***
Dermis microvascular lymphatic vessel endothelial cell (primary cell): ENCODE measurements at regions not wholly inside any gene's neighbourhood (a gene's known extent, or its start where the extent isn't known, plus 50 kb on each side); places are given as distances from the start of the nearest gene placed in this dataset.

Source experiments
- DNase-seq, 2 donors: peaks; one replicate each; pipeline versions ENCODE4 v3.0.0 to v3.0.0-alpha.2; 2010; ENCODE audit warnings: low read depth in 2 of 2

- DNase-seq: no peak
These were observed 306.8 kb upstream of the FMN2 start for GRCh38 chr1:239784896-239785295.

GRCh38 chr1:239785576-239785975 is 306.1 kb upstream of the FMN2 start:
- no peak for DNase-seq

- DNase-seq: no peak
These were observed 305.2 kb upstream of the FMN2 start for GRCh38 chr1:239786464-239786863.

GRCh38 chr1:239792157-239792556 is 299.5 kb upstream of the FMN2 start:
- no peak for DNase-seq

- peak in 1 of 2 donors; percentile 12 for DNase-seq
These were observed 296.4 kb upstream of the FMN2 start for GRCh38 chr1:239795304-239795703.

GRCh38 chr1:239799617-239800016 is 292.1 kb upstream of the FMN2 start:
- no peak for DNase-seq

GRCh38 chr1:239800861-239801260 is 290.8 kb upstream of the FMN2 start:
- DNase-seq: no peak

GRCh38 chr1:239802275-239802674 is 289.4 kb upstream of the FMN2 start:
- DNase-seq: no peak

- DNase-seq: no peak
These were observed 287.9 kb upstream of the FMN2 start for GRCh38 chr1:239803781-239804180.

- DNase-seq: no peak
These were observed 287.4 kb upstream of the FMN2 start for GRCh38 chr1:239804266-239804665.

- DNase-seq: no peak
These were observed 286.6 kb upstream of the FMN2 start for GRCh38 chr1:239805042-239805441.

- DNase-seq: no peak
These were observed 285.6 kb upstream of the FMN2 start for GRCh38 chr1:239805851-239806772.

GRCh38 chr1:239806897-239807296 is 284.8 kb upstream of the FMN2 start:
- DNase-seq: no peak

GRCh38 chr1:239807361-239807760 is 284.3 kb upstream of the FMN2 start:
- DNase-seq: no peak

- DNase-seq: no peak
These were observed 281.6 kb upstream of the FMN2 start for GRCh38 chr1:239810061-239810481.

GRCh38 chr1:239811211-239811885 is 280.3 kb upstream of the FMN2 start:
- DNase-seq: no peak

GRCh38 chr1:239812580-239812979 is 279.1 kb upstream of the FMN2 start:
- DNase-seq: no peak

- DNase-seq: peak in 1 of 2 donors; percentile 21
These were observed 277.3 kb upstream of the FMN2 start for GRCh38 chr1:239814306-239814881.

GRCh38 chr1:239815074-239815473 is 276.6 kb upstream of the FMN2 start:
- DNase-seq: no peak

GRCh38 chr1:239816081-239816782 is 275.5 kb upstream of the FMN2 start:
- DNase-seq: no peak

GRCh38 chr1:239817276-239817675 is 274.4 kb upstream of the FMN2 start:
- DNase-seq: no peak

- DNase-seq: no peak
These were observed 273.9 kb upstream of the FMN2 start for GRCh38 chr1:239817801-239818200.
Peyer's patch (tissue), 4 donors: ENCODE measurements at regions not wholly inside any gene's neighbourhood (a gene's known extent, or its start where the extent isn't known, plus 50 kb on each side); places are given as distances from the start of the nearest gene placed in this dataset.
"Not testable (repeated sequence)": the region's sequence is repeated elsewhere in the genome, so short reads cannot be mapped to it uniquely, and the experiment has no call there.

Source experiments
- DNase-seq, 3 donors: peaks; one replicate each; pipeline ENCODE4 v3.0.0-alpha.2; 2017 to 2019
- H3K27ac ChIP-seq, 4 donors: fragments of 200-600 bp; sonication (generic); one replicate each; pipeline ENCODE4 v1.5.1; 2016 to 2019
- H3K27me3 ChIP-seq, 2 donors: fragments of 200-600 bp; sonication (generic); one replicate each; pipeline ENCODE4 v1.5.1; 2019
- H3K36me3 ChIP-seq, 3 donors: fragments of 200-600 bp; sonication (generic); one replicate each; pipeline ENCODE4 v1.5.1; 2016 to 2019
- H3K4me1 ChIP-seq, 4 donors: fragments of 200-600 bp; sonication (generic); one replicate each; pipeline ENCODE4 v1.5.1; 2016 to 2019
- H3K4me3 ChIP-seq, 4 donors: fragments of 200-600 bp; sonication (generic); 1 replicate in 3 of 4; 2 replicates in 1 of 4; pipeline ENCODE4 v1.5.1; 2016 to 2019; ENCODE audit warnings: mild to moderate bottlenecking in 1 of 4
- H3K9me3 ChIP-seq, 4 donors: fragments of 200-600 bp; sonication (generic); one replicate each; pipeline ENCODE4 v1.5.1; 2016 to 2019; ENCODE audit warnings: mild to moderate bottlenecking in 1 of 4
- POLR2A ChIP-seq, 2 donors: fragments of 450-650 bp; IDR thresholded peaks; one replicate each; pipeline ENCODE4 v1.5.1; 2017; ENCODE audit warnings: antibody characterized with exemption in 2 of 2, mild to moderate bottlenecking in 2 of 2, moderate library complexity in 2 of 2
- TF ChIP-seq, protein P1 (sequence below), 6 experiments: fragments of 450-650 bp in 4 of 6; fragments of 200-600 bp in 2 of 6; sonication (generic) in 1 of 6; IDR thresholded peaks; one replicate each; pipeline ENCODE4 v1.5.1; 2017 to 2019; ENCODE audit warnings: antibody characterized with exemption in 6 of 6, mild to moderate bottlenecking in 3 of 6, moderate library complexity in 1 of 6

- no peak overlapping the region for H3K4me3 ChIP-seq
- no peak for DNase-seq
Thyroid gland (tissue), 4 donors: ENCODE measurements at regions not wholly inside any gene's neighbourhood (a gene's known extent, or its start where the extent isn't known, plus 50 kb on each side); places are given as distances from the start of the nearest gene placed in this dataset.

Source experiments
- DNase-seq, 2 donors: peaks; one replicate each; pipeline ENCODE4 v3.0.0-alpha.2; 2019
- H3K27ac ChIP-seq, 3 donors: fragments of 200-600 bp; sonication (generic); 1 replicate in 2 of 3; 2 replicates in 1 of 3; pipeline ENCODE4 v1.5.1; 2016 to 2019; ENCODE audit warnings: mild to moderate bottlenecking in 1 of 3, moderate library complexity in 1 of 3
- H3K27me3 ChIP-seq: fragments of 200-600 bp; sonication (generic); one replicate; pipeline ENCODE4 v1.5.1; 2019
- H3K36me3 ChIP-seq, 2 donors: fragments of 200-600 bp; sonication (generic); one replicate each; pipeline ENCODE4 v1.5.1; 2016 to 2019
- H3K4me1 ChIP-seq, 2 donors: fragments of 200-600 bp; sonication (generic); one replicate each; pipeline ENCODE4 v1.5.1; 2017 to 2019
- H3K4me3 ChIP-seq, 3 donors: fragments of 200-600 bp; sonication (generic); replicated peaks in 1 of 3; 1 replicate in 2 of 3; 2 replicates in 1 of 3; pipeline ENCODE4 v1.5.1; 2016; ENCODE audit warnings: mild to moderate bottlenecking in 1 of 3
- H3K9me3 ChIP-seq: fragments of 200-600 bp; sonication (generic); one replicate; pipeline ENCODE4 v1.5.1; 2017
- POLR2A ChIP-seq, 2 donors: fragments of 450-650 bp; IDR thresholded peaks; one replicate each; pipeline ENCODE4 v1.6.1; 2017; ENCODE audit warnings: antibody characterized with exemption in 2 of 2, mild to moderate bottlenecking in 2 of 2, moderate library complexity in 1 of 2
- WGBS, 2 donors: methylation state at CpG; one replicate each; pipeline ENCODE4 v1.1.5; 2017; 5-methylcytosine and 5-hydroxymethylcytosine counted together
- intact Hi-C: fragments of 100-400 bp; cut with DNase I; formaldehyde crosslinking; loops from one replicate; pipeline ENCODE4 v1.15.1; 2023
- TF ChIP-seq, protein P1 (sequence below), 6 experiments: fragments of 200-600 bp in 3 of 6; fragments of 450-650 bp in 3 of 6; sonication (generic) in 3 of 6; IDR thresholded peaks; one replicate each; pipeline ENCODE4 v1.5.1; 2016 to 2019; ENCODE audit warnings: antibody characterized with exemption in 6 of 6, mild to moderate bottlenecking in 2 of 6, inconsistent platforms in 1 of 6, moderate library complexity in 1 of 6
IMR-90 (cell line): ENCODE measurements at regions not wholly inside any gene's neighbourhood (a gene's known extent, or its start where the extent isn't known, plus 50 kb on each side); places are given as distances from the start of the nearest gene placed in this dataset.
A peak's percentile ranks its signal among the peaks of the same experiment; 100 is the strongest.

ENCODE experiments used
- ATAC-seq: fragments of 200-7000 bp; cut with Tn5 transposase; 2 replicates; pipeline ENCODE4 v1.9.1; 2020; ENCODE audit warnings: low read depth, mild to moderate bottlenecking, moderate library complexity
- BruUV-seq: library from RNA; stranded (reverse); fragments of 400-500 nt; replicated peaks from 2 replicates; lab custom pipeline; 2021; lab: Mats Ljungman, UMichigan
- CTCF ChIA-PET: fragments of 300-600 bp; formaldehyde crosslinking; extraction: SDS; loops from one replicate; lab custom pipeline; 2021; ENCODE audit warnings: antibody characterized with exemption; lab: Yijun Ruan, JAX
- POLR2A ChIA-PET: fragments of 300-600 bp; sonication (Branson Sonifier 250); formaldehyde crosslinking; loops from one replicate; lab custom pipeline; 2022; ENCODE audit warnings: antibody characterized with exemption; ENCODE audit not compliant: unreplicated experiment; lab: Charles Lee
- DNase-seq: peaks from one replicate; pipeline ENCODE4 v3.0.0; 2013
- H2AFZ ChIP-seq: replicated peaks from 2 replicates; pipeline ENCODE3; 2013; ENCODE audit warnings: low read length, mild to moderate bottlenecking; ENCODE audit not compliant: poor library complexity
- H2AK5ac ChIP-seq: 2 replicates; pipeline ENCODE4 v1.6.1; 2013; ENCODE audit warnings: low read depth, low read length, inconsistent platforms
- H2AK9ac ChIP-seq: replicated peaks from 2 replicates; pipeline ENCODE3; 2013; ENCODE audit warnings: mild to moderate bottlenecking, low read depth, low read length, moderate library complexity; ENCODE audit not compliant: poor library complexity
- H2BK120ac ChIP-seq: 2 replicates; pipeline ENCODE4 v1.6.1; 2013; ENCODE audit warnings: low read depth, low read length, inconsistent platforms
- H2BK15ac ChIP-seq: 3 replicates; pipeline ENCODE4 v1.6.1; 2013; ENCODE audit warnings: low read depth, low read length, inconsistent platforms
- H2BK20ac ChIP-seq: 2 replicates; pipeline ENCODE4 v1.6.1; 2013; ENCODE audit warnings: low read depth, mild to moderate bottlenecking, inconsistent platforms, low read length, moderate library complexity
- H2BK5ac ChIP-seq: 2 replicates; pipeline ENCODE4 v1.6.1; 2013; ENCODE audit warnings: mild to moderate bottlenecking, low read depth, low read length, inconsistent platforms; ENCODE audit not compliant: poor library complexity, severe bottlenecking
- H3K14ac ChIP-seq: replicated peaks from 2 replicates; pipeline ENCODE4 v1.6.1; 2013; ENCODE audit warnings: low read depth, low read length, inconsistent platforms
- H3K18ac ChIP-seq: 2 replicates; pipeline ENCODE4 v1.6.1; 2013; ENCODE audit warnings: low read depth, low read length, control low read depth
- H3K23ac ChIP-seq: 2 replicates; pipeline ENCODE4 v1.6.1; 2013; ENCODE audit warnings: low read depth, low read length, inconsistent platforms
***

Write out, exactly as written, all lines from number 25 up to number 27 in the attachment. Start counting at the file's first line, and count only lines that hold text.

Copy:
These were observed 286.6 kb upstream of the FMN2 start for GRCh38 chr1:239805042-239805441.

- DNase-seq: no peak
These were observed 285.6 kb upstream of the FMN2 start for GRCh38 chr1:239805851-239806772.